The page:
Arsenicums are “…affectionate, sensitive, and stable in good health, but… Illness brings rapid physical and mental exhaustion and chaos, which heightens their fears and vulnerability” (Lockie, “Encyclopedia” 68). Ambitious. Detail-oriented. Highly intelligent and highly attuned to critical thinking. When ill, the discriminant mind becomes too cutting, too cynical, and too “sensitive to external impressions” (an idiom commonly associated with Arsenicum, to which I will add sensitive to internal impressions), prompting evaluation, a marked tendency toward over-analysis, and anguish. Worry ensues, as every symptom, every character trait, and every behavior–within themselves and others–is dismantled and dissected. Negative connotations are often attached; even reassurance from loved ones is not actually reassuring (although Arsenicum craves it, in contrast to Phosphorus, who both craves reassurance and benefits from it). Arsenicums make great psychoanalyzers–I would say in sickness and in health, except they are far too suspicious when disordered to be accurate… Arsenicums will pace back and forth, changing places continually until utterly exhausted, as they often suffer from a rapid degeneration of sorts, followed by total prostration, wherein fidgeting takes the place of movement until they must remain totally still, not unlike a cadaver (Arsenicum is full of cadaveric inclinations). The health of self and family figures strongly in Arsenicum’s mind, with germaphobic, obssessive ruminations following suit. Arsenicums can be manipulative, the great psychoanalyzers that they are; they also fear being left defenseless, for which control (perhaps of others), order, and restriction ensue. The imagination is vivid; the attitude, all-or-nothing. Arsenicums’ tendency to perfect knows no bounds. They need organization and cleanliness to calm their inner restlessness when ill, as their environment classically generates much irritation and anxiety.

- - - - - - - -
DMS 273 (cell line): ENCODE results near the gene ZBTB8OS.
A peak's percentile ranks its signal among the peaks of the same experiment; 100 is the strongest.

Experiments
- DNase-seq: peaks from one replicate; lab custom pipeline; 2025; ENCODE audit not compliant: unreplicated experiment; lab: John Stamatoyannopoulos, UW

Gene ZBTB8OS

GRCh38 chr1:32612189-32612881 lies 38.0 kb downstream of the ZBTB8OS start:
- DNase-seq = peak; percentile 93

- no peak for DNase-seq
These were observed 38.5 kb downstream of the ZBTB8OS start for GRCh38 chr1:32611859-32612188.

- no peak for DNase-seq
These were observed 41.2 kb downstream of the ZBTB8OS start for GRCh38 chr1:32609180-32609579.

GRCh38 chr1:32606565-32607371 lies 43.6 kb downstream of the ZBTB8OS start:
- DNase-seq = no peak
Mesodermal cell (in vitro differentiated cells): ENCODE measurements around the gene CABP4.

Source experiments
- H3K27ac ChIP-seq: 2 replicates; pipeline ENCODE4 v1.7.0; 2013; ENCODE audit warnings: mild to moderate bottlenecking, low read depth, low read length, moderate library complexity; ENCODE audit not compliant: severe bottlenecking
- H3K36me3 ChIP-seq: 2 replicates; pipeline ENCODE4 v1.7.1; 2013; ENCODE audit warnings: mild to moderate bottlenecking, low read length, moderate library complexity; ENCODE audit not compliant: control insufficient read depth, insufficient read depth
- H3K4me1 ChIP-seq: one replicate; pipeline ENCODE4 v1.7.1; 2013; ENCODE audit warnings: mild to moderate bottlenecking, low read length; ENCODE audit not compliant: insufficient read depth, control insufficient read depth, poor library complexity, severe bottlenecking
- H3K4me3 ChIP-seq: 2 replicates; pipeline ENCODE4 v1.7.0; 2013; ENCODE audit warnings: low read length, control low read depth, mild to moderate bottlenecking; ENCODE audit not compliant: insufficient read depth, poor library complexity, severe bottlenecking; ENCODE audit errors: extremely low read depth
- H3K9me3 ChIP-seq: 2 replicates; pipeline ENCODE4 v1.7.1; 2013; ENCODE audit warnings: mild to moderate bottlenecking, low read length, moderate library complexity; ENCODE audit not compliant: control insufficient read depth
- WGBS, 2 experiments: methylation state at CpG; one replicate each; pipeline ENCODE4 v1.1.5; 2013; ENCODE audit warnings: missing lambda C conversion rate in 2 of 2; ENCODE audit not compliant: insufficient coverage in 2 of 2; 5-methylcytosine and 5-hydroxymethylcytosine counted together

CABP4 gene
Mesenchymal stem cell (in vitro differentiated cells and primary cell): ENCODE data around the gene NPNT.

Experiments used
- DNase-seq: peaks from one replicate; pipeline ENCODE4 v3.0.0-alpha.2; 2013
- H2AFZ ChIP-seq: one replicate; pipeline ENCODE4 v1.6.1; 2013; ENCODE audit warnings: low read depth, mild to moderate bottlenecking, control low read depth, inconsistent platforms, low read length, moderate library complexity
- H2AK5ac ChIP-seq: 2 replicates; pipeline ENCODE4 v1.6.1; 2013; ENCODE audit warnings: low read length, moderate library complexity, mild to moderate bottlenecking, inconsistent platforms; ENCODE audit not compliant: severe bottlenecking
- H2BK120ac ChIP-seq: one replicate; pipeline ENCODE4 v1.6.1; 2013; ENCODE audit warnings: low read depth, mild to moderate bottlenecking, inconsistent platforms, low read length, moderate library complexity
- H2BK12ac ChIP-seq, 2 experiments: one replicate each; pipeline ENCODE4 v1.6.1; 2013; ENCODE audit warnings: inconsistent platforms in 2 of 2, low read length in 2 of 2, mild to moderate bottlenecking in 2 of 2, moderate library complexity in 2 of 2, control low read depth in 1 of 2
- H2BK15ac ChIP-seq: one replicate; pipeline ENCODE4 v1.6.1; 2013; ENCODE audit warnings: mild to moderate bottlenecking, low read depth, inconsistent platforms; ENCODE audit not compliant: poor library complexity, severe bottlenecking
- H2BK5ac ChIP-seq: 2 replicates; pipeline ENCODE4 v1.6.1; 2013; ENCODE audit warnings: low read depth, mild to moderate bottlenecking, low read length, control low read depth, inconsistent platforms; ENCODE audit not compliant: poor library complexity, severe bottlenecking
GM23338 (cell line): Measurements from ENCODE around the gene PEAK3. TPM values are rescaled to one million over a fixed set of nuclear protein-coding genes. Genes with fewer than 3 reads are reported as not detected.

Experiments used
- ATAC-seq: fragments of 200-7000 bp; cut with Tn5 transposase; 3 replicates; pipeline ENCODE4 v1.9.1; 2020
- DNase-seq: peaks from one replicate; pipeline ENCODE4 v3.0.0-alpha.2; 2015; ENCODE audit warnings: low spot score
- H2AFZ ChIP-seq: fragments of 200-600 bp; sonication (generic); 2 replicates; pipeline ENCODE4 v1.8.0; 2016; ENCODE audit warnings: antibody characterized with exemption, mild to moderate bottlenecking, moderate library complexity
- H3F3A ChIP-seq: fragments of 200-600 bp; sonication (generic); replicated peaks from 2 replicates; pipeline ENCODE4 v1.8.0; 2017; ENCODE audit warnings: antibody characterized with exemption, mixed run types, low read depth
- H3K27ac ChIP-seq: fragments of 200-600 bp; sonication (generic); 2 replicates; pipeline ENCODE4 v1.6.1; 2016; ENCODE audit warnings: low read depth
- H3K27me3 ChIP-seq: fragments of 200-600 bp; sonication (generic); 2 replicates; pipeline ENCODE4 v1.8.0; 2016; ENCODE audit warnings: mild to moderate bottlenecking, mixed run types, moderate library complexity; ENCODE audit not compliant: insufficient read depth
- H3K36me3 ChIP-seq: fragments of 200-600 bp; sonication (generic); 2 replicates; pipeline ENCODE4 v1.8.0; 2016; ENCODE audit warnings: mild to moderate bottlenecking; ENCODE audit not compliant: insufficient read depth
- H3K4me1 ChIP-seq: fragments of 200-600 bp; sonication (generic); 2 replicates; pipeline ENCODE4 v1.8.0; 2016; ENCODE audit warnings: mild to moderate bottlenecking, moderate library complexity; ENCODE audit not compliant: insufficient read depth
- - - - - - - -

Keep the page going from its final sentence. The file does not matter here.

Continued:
The mind of a depleted Arsenicum is wired and dysfunctional. It is excitable, the thoughts calculated, regulated, enumerated, specific–yet restless and thus weak-memoried.